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The threat of comprehensive overstimulation in modern societies

The threat of comprehensive overstimulation in modern societies Members of modern, digital societies experience a tremendous number and diversity of stimuli from sources such as computers, televisions, other electronic media, and various forms of advertising. In this paper, I argue that the presence of a wide range of stimulating items in modern societies poses a special risk to the welfare of members of modern societies. By considering the set of modern stimuli in a more comprehensive way than normative theorists have done so far—as part of a complex system with which members of modern societies cannot reasonably avoid interacting—we can see why the perceptual and informational spaces in which modern life occurs can be sources of disvalue for members of modern societies. This seems true even though the technological innovations that produce these stimuli add great value to the lives of members of modern societies. http://www.deepdyve.com/assets/images/DeepDyve-Logo-lg.png Ethics and Information Technology Springer Journals

The threat of comprehensive overstimulation in modern societies

Ethics and Information Technology , Volume 19 (1) – Dec 8, 2016

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References (19)

Publisher
Springer Journals
Copyright
Copyright © 2016 by Springer Science+Business Media Dordrecht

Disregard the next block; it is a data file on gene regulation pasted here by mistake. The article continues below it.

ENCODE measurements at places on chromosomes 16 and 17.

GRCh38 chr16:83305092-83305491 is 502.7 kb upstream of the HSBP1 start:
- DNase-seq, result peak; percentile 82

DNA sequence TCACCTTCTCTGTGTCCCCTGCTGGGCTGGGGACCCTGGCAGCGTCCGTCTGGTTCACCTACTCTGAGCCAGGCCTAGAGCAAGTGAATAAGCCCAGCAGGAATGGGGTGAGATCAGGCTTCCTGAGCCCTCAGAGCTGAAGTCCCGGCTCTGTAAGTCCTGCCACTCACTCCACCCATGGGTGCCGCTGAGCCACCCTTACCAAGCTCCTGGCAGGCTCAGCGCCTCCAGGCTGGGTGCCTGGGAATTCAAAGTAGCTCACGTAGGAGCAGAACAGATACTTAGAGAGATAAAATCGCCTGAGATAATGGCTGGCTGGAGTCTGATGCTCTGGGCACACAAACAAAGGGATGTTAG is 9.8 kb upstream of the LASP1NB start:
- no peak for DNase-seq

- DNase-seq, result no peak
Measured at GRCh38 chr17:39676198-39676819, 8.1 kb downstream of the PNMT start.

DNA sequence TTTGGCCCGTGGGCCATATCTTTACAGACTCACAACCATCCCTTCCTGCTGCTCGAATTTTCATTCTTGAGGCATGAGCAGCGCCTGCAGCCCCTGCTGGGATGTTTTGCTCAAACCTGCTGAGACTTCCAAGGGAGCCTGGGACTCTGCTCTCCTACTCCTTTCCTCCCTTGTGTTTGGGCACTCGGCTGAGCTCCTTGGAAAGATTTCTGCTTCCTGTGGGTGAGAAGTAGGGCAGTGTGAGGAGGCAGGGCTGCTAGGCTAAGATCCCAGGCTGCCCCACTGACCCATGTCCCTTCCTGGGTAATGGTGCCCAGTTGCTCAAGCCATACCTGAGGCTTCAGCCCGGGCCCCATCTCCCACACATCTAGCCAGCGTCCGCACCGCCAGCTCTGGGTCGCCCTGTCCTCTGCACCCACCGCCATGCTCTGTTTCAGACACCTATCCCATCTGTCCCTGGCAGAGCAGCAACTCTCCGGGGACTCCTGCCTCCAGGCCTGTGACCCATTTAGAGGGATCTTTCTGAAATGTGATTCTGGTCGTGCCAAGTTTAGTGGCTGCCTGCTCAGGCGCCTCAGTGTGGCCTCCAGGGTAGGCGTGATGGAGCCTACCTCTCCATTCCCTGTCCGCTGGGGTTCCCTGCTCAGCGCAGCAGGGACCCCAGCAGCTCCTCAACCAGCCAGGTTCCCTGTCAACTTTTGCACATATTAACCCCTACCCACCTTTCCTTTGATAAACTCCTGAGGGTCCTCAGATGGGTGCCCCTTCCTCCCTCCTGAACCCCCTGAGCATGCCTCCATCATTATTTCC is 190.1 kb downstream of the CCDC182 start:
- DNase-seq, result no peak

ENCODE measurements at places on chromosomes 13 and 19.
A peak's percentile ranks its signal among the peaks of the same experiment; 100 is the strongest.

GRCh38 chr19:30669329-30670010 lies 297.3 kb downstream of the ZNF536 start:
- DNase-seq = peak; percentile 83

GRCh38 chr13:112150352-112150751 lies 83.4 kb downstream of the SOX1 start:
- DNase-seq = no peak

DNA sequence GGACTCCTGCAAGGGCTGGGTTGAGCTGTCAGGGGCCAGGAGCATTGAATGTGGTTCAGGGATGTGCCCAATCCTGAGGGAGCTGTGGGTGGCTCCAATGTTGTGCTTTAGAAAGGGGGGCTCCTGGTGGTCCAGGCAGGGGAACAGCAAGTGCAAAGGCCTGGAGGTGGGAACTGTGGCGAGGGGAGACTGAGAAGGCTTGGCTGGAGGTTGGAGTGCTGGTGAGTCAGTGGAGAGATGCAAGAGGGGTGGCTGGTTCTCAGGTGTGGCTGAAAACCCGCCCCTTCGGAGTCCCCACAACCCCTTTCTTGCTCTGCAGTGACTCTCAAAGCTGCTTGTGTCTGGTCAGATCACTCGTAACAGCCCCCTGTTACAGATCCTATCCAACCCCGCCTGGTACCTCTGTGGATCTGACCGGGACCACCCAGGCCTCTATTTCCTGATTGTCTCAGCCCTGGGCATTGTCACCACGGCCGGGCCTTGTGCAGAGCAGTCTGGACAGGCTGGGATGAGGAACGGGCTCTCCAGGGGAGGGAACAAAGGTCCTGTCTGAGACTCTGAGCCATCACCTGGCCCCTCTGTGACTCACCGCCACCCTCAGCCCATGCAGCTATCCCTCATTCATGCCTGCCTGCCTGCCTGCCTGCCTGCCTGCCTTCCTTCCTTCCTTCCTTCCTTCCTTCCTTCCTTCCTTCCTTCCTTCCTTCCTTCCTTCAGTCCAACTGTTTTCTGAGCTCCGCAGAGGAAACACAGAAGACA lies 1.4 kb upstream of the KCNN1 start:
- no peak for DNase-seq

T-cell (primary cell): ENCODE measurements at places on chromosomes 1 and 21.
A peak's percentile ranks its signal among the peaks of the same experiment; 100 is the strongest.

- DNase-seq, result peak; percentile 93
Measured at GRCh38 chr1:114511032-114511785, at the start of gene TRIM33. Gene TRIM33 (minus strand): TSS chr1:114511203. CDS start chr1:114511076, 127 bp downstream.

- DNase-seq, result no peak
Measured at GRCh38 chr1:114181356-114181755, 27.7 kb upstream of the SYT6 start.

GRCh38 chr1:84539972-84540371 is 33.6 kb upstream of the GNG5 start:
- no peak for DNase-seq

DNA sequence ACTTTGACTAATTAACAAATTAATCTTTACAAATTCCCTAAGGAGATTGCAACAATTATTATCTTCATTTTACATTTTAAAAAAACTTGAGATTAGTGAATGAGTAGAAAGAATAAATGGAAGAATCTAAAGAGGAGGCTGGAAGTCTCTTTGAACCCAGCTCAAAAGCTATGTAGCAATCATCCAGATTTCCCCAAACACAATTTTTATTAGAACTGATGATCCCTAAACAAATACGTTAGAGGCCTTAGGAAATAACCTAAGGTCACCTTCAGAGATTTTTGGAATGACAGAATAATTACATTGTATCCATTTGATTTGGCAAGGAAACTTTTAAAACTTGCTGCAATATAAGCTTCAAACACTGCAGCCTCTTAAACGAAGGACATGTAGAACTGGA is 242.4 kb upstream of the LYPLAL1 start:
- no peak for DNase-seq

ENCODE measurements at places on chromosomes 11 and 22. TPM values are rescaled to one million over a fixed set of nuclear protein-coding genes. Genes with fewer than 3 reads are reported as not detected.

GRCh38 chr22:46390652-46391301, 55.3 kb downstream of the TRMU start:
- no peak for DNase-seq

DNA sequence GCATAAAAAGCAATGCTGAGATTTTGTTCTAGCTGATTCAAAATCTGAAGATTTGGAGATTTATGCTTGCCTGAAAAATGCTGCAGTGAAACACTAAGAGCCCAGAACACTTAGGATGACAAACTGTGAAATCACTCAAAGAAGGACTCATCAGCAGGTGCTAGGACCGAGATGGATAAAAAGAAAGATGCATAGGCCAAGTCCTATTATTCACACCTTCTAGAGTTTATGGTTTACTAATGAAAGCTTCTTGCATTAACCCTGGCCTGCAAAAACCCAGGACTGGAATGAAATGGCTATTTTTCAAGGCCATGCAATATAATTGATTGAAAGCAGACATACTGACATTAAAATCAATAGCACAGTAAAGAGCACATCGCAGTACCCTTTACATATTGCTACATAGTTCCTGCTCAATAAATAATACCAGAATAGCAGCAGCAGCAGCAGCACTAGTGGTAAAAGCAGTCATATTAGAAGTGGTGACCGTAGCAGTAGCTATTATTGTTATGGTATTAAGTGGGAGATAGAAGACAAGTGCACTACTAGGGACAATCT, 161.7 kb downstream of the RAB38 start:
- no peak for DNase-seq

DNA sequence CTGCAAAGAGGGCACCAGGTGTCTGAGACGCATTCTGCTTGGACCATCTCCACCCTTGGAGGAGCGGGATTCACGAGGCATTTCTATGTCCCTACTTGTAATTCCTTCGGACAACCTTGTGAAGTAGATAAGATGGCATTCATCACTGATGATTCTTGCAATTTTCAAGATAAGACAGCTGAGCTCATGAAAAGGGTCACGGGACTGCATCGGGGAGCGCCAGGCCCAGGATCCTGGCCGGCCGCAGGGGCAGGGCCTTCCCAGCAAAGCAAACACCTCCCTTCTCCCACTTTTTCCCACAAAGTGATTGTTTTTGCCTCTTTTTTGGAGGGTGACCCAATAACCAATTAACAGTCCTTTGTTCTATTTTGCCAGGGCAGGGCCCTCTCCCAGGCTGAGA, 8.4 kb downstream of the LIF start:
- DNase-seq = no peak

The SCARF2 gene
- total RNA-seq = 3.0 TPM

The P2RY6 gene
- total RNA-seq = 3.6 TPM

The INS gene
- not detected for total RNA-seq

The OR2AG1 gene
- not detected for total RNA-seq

Subject
Computer Science; Management of Computing and Information Systems; Innovation/Technology Management; Ethics; User Interfaces and Human Computer Interaction; Library Science
ISSN
1388-1957
eISSN
1572-8439
DOI
10.1007/s10676-016-9414-0
Publisher site
See Article on Publisher Site

Abstract

Members of modern, digital societies experience a tremendous number and diversity of stimuli from sources such as computers, televisions, other electronic media, and various forms of advertising. In this paper, I argue that the presence of a wide range of stimulating items in modern societies poses a special risk to the welfare of members of modern societies. By considering the set of modern stimuli in a more comprehensive way than normative theorists have done so far—as part of a complex system with which members of modern societies cannot reasonably avoid interacting—we can see why the perceptual and informational spaces in which modern life occurs can be sources of disvalue for members of modern societies. This seems true even though the technological innovations that produce these stimuli add great value to the lives of members of modern societies.

Journal

Ethics and Information TechnologySpringer Journals

Published: Dec 8, 2016

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